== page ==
Hector is indeed threatening his own men. These lines are a translation of Iliad XV.343–351.
ὄφρ᾽ οἳ τοὺς ἐνάριζον ἀπ᾽ ἔντεα, τόφρα δ᾽ Ἀχαιοὶ
τάφρῳ καὶ σκολόπεσσιν ἐνιπλήξαντες ὀρυκτῇ
ἔνθα καὶ ἔνθα φέβοντο, δύοντο δὲ τεῖχος ἀνάγκῃ.
Ἕκτωρ δὲ Τρώεσσιν ἐκέκλετο μακρὸν ἀΰσας
‘νηυσὶν ἐπισσεύεσθαι, ἐᾶν δ᾽ ἔναρα βροτόεντα:
ὃν δ᾽ ἂν ἐγὼν ἀπάνευθε νεῶν ἑτέρωθι νοήσω,
αὐτοῦ οἱ θάνατον μητίσομαι, οὐδέ νυ τόν γε
γνωτοί τε γνωταί τε πυρὸς λελάχωσι θανόντα,
ἀλλὰ κύνες ἐρύουσι πρὸ ἄστεος ἡμετέροιο.
Here are a couple of other translations.
While these stood spoiling of the slain, the Greeks found time to get
Beyond the dike and th’undik’d pales; all scapes they gladly gain’d,
Till all had pass’d the utmost wall; Necessity so reign’d.
Then Hector cried out: “Take no spoil, but rush on to the fleet;
From whose assault, for spoil or flight, if any man I meet,
He meets his death; nor in the fire of holy funeral
His brother’s or his sister’s hands shall cast within our wall
His loathéd body; but, without, the throats of dogs shall grave
His manless limbs.”
George Chapman (1616). The Iliads of Homer, volume II, p. 57. London: Charles Knight (1843).
While they were spoiling these heroes of their armour, the Achaeans were flying pell-mell to the trench and the set stakes, and were forced back within their wall. Hector then cried out to the Trojans, “Forward to the ships, and let the spoils be. If I see any man keeping back on the other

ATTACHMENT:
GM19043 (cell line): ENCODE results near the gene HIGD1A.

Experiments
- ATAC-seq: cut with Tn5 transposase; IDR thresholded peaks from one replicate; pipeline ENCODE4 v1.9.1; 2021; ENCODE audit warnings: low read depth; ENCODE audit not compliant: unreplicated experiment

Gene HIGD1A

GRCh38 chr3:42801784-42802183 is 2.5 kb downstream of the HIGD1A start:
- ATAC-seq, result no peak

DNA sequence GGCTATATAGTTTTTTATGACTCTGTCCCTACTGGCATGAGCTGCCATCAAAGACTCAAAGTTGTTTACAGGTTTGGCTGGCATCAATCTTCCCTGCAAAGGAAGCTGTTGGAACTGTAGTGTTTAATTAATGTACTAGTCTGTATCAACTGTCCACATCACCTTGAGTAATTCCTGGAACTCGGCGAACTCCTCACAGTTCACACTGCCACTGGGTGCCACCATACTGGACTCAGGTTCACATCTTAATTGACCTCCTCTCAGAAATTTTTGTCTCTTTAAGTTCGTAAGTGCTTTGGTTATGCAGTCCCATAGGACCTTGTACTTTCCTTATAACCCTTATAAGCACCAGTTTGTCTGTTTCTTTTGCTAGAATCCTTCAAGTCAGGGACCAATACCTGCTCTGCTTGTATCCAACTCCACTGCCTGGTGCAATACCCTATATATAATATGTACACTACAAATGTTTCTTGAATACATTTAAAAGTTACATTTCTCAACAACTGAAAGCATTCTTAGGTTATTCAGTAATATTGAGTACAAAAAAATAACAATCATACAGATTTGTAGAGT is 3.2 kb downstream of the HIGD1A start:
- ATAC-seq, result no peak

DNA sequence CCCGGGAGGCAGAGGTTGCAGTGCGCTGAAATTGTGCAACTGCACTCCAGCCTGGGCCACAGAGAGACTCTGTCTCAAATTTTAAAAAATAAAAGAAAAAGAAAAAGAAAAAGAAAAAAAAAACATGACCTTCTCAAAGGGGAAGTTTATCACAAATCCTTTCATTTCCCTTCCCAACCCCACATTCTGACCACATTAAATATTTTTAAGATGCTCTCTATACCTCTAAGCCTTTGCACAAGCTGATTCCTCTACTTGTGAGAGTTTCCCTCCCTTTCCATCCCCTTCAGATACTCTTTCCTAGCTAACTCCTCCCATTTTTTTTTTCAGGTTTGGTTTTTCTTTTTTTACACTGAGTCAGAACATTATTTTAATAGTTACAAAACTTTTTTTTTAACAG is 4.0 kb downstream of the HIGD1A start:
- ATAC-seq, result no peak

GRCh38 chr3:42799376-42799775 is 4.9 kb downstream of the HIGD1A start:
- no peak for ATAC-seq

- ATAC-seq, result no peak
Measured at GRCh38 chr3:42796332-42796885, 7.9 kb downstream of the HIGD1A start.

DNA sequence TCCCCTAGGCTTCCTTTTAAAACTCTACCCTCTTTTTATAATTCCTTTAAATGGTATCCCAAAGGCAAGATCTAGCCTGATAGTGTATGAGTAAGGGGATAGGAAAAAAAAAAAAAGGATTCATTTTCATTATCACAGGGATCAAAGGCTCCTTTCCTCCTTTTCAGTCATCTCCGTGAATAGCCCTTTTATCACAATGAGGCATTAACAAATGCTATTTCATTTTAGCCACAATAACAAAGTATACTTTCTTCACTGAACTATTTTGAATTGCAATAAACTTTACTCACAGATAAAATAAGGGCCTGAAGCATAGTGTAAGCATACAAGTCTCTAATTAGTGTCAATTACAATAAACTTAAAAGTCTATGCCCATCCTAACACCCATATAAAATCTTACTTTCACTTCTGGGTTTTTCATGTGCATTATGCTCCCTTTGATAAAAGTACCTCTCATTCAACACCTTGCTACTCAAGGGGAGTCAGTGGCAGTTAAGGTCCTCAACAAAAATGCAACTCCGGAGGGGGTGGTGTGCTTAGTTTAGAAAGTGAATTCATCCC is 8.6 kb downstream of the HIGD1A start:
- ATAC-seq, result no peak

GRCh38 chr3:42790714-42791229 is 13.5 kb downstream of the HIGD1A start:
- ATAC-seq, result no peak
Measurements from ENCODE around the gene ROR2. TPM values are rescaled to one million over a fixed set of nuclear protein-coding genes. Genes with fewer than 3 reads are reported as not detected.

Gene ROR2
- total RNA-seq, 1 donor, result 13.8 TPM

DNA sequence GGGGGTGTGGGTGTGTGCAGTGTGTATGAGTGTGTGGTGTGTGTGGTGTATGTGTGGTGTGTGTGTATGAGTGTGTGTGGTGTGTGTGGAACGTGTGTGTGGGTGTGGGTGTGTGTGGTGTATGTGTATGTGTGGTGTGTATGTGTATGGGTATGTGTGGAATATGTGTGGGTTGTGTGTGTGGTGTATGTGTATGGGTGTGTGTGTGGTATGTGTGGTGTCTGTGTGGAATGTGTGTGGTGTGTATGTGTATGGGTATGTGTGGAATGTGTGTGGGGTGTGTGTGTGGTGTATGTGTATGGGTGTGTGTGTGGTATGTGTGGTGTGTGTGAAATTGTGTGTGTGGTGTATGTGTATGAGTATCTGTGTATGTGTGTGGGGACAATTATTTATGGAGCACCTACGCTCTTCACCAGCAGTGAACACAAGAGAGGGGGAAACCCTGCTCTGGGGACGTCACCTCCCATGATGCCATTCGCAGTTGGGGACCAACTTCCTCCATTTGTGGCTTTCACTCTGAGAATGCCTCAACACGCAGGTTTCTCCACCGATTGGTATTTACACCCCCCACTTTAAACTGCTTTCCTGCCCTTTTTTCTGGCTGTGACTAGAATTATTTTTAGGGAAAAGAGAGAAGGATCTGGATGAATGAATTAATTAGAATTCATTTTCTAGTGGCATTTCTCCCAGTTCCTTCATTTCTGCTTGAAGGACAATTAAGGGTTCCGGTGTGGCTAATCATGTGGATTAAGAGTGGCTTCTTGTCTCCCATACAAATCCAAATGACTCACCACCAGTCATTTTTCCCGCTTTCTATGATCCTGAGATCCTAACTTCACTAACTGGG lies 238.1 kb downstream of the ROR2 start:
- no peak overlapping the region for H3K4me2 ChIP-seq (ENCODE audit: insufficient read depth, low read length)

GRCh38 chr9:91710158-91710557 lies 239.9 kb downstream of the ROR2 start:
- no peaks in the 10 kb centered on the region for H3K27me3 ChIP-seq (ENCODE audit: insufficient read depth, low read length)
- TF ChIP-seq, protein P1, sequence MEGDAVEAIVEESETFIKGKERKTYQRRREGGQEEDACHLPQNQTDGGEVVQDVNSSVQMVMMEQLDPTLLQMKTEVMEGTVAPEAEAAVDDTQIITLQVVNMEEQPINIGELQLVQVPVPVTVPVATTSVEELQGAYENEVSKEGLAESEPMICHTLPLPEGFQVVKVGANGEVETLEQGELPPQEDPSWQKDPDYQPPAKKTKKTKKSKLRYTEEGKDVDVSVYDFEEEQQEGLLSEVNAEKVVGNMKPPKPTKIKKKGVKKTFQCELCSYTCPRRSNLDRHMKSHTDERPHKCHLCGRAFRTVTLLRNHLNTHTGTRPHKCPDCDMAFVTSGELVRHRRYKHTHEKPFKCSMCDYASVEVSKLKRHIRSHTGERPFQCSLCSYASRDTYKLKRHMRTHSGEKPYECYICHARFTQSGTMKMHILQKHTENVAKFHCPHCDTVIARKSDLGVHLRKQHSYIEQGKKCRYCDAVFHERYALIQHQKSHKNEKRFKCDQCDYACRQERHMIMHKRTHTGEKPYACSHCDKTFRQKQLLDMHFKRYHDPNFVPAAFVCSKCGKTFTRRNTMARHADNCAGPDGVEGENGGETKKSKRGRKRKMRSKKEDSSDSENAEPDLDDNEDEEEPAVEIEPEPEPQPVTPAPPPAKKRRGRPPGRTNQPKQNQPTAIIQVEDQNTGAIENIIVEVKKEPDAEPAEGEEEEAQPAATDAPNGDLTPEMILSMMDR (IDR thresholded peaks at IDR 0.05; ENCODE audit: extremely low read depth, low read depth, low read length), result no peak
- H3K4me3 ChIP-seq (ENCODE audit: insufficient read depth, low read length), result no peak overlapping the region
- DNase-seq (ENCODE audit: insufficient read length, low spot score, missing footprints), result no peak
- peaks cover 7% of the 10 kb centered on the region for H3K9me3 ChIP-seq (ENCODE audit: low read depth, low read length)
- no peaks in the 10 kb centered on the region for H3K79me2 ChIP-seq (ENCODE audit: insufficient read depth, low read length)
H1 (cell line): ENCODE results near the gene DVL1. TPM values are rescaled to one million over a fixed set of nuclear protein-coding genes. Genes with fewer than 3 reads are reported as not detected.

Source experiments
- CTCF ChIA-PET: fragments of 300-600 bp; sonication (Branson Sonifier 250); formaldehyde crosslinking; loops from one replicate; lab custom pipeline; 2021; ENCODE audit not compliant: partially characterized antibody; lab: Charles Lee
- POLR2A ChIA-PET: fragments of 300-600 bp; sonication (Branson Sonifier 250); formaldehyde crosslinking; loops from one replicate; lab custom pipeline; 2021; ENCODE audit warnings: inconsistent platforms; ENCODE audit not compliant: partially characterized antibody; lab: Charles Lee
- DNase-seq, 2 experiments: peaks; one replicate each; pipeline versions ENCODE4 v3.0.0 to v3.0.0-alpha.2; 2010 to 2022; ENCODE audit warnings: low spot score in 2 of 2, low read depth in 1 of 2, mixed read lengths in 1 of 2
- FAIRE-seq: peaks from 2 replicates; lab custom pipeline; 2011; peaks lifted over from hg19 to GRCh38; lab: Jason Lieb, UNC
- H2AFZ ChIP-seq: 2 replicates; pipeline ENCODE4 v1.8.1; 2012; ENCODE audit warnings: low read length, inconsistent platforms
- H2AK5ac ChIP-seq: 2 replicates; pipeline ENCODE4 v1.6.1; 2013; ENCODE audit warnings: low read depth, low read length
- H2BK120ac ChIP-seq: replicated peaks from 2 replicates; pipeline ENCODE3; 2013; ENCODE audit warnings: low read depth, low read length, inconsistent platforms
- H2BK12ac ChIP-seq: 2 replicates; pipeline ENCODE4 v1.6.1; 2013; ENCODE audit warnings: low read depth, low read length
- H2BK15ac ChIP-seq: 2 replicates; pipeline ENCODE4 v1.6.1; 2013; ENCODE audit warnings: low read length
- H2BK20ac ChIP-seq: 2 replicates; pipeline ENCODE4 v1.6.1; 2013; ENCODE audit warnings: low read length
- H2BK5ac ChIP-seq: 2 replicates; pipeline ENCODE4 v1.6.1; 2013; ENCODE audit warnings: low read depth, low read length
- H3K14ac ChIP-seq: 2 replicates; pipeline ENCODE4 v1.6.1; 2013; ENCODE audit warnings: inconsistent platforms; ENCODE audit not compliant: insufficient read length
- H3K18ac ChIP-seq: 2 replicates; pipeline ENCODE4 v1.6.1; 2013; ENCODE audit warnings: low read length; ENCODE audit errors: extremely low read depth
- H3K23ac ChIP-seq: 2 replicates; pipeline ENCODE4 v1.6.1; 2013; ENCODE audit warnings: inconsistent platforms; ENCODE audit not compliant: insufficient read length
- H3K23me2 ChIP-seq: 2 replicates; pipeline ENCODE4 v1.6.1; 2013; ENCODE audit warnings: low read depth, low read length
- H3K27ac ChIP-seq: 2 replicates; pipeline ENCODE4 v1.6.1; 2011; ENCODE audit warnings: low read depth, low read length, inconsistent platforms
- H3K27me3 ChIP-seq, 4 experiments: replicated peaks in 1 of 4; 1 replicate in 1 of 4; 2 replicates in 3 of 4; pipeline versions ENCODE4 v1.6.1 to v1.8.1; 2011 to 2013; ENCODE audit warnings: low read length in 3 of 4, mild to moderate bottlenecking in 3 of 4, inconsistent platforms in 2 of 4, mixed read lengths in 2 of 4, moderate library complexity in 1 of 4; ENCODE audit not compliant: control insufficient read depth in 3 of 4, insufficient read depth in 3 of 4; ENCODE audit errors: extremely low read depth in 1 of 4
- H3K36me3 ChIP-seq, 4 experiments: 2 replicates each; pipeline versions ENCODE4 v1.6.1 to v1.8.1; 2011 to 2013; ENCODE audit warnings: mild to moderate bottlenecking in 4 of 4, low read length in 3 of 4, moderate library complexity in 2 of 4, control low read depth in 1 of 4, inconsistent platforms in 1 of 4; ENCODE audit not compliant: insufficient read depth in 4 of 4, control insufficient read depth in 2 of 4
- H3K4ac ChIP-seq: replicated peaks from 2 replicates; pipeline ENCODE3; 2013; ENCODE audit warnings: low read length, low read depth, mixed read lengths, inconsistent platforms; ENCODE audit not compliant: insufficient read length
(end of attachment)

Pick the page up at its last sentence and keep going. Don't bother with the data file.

side the wall away from the ships I will have him killed: his kinsmen and kinswomen shall not give him his dues of fire, but dogs shall tear him in pieces in front of our city.”
Samuel Butler (1898). The Iliad of Homer, pp. 246–247. London: Longmans.
While the Trojans tore the war-gear off the bodies
Argives clambered back in a tangled mass, scrambling back
through the sharp stakes and deep pit of the trench.
fleeing left and right, forced inside the rampart.
So Hector commanded his Trojans, sounding out,
“Now storm the ships! Drop those bloody spoils!
Any straggler I catch, hanging back from the fleet,
Right here on the spot I’ll put that man to death.
No kin, no woman commit his corpse to the flames—
the dogs will tear his flesh before our walls!”
Robert Fagles (1990). The Iliad, p. 399. Penguin.
In the original, Hector is not accusing the Trojans of running away, but only of stopping to plunder the slain. He says that if they run away, or fail to press forward with utmost effort, then he will slay them, and see that they are denied the funeral rites due to brave warriors.
So when reading Pope’s translation we have to infer a hypothetical in “who flies”, by taking it to mean, “whoever flies (if anyone does)”. But we have to allow Pope some latitude, because of the constraints of his chosen form, the heroic couplet.